The recent decision of the Supreme Court on same-sex marriage in Obergefell v. Hodges has reminded us of the significance of citizenship and family in American history. As in the history of gender and sexuality in the United States, few things are more important than citizenship and the notion of family unity in American immigration history. More than in the past, it might be fair to say, these topics shape the debate over immigration today. If the law demands the deportation of undocumented immigrant parents, what would happen to their American-born children who are citizens of the United States? Do they have to leave their own country with their parents, or do they have to find ways to live without their deported parents? Neither option sounds ideal. Perhaps the experience of Nellie Wilkie shows us what should be prioritized in American immigration policy.
Nellie Wilkie first came to the United States from Scotland with her husband and their child in 1886. The immigrant family settled in Plainfield, New Jersey, where she gave birth to their second child. Having become too destitute to support themselves in Plainfield, the family returned to Scotland in August 1889. Within a month of their return to Glasgow, Nellie’s husband deserted her. Believing that her husband went to the United States, Nellie, with their first and American-born second children, took the steamship State of Indiana to cross the Atlantic once again.
Arriving in New York City on September 26, 1889, Nellie went through routine inspection by immigration officials at the Castle Garden landing station in lower Manhattan. Her previous stay in Plainfield did not change her status as an alien passenger who needed to pass entry examination for admission to the United States.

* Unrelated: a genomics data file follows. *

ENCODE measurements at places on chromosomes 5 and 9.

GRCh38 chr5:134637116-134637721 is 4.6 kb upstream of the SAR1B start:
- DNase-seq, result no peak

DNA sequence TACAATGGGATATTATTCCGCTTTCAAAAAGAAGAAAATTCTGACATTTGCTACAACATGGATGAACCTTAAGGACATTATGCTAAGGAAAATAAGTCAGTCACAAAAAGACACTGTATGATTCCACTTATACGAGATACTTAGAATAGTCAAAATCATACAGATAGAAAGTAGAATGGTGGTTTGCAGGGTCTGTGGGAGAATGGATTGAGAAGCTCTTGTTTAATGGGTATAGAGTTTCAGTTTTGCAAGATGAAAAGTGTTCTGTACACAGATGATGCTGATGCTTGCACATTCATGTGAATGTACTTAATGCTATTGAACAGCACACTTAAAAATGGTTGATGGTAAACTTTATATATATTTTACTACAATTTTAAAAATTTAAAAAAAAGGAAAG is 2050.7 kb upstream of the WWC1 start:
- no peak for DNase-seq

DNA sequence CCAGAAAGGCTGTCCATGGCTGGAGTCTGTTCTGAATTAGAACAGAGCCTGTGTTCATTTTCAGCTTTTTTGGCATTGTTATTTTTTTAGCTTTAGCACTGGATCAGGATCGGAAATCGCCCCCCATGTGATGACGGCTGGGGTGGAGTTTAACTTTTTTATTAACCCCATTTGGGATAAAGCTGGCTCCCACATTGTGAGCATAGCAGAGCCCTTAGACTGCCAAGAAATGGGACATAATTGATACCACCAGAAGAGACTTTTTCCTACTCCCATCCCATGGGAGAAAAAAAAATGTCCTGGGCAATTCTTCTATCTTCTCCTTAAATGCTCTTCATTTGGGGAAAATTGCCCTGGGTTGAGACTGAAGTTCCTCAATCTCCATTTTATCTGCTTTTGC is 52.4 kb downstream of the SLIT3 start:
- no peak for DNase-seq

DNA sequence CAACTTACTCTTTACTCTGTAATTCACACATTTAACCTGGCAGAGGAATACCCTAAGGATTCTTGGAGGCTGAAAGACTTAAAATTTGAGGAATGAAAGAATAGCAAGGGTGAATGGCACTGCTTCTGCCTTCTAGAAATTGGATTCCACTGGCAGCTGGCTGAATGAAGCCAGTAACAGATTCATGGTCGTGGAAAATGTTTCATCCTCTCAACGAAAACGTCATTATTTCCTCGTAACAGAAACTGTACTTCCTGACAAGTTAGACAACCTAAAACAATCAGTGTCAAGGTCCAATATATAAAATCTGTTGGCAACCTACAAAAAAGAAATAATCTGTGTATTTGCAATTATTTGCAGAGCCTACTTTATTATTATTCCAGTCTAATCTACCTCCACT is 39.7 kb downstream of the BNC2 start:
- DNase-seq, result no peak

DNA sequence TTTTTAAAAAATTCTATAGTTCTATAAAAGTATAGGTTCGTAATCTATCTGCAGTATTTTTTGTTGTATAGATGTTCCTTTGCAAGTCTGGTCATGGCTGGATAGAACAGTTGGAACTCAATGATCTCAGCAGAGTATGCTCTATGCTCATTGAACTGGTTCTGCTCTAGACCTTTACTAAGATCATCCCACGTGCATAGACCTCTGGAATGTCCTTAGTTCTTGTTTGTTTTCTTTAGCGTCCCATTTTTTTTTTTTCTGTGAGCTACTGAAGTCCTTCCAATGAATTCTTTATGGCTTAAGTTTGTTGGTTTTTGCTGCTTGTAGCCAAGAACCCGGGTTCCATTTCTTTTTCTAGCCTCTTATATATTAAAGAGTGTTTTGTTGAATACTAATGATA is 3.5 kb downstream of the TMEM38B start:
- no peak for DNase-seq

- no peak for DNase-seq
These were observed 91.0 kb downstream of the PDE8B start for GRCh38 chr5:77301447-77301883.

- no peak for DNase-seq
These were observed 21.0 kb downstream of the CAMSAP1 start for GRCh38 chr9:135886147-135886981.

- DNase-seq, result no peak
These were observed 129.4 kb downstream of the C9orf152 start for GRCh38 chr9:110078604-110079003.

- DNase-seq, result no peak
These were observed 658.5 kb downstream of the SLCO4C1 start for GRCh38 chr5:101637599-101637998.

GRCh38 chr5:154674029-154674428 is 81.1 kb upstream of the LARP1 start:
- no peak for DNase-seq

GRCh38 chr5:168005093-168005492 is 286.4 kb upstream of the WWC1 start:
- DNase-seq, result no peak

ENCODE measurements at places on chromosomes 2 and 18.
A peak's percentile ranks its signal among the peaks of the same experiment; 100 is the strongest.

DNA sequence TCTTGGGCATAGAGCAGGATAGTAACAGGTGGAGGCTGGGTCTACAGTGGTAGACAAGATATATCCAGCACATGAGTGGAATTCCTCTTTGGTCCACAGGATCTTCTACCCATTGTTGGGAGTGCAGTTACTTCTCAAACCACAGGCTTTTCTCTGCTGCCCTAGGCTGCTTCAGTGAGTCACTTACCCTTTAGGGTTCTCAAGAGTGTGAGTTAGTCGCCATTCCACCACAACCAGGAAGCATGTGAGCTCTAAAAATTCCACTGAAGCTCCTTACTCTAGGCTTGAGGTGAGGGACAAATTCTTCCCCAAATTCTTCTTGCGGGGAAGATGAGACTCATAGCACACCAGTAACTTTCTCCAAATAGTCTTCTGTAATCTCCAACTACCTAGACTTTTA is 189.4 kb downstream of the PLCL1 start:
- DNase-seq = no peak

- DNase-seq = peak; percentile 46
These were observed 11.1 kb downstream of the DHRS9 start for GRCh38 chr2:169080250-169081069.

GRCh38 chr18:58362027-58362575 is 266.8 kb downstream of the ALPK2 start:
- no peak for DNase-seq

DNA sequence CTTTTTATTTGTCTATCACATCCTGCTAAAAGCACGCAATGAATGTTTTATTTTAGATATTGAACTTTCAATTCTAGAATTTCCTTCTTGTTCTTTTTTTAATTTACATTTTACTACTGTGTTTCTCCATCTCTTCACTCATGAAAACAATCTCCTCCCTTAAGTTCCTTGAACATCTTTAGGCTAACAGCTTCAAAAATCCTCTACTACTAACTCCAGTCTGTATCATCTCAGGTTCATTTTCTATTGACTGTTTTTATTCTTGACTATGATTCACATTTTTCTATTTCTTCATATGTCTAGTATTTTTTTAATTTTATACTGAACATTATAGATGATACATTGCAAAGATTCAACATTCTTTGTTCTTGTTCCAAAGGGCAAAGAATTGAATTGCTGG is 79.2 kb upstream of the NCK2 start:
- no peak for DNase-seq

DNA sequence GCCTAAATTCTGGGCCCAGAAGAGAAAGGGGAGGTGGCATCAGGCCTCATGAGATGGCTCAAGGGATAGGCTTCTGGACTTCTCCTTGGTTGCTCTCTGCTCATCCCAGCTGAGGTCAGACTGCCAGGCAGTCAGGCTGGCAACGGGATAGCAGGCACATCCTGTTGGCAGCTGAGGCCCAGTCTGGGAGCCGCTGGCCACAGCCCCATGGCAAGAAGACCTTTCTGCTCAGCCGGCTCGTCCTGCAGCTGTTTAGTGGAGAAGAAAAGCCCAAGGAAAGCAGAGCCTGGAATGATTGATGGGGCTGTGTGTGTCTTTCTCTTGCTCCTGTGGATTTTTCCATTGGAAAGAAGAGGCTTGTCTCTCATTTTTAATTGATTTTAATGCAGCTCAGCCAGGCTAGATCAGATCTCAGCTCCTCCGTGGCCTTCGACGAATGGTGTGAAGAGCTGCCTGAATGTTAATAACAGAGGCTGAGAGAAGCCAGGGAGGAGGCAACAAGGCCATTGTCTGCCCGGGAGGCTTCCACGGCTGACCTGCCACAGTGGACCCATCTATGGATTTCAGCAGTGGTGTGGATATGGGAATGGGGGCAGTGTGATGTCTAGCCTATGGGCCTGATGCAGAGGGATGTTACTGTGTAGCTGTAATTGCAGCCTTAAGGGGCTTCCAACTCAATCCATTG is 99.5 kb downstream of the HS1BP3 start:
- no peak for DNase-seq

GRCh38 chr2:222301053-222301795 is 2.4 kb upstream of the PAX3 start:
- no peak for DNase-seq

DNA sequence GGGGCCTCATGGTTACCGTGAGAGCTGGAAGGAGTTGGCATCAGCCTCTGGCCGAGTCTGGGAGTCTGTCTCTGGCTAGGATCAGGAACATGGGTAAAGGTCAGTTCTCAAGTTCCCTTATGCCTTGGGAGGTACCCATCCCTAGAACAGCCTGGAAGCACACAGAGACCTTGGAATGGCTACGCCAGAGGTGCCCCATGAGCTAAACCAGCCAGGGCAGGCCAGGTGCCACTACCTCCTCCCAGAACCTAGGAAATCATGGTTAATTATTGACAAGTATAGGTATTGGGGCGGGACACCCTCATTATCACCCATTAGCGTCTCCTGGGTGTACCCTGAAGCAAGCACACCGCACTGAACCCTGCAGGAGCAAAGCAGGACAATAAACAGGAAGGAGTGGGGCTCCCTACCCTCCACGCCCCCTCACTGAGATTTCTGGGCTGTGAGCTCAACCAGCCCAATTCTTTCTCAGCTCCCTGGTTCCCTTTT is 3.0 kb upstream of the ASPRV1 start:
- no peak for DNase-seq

Upon the inspection, the Collector of Customs at the port of New York found that Nellie was “in destitute circumstances.” He then decided to detain Nellie and her children at an immigrant hospital on Ward’s Island on the East River as paupers who would be sent back to Scotland under the federal Immigration Act of 1882.
Nellie Wilkie could have been a simple addition to the list of excluded foreigners, but her American-born child made her case complicated. While denying Nellie and her children admission for the moment, the customs officer was not entirely certain if he could prohibit a native-born American citizen from landing in the United States and send the child to a foreign country. Nellie was an alien pauper who could lawfully be returned to Scotland, but could a citizen of the United States be banished with the immigrant mother? Realizing that the matter belonged to higher authority, the customs officer requested instructions from the Department of the Treasury, which was then charged with supervising issues of immigration to the United States.